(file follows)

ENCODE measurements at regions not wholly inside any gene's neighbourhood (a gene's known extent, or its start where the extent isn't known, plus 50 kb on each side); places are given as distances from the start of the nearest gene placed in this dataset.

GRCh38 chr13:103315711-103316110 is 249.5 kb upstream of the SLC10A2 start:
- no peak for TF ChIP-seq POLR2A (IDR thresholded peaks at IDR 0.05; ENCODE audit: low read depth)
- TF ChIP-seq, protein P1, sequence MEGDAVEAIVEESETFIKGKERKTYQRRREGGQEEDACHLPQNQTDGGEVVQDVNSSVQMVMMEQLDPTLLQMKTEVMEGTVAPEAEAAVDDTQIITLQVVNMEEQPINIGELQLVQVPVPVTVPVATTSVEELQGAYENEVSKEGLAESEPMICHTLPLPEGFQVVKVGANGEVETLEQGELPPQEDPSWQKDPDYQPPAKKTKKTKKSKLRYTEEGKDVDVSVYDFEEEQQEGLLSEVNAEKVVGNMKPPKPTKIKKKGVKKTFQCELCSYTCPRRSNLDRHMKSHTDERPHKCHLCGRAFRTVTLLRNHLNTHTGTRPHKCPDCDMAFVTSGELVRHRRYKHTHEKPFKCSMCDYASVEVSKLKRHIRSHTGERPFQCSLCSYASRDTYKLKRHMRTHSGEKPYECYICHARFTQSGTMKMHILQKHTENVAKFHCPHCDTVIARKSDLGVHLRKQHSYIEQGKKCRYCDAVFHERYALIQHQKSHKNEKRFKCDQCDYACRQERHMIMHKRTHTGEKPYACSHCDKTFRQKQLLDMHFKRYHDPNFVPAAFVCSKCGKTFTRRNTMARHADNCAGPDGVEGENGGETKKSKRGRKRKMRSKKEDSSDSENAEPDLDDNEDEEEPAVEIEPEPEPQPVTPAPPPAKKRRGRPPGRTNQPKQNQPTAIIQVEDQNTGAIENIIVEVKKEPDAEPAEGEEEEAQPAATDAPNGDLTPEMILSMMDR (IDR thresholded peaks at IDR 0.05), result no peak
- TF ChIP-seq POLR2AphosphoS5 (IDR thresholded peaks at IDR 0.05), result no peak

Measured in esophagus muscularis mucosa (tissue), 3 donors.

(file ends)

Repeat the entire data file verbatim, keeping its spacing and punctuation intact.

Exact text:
ENCODE measurements at regions not wholly inside any gene's neighbourhood (a gene's known extent, or its start where the extent isn't known, plus 50 kb on each side); places are given as distances from the start of the nearest gene placed in this dataset.

GRCh38 chr13:103315711-103316110 is 249.5 kb upstream of the SLC10A2 start:
- no peak for TF ChIP-seq POLR2A (IDR thresholded peaks at IDR 0.05; ENCODE audit: low read depth)
- TF ChIP-seq, protein P1, sequence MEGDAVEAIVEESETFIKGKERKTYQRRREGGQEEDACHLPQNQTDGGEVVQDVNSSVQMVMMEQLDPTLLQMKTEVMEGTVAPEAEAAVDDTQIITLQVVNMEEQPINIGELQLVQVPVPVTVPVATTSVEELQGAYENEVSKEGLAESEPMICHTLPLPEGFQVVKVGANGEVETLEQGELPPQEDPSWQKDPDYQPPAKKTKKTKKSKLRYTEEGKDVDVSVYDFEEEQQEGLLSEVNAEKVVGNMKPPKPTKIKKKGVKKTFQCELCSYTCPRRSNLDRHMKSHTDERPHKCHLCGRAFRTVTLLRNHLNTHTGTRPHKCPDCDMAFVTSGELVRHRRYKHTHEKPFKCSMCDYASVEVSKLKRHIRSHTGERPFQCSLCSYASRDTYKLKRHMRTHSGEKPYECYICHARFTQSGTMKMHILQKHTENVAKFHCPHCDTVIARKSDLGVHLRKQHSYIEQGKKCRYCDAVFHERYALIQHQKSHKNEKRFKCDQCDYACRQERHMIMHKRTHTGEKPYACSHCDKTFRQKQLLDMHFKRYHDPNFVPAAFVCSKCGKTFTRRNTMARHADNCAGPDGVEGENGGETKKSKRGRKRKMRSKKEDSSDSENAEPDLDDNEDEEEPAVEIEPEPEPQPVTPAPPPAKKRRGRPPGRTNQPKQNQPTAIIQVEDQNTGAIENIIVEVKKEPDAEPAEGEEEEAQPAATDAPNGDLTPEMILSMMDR (IDR thresholded peaks at IDR 0.05), result no peak
- TF ChIP-seq POLR2AphosphoS5 (IDR thresholded peaks at IDR 0.05), result no peak

Measured in esophagus muscularis mucosa (tissue), 3 donors.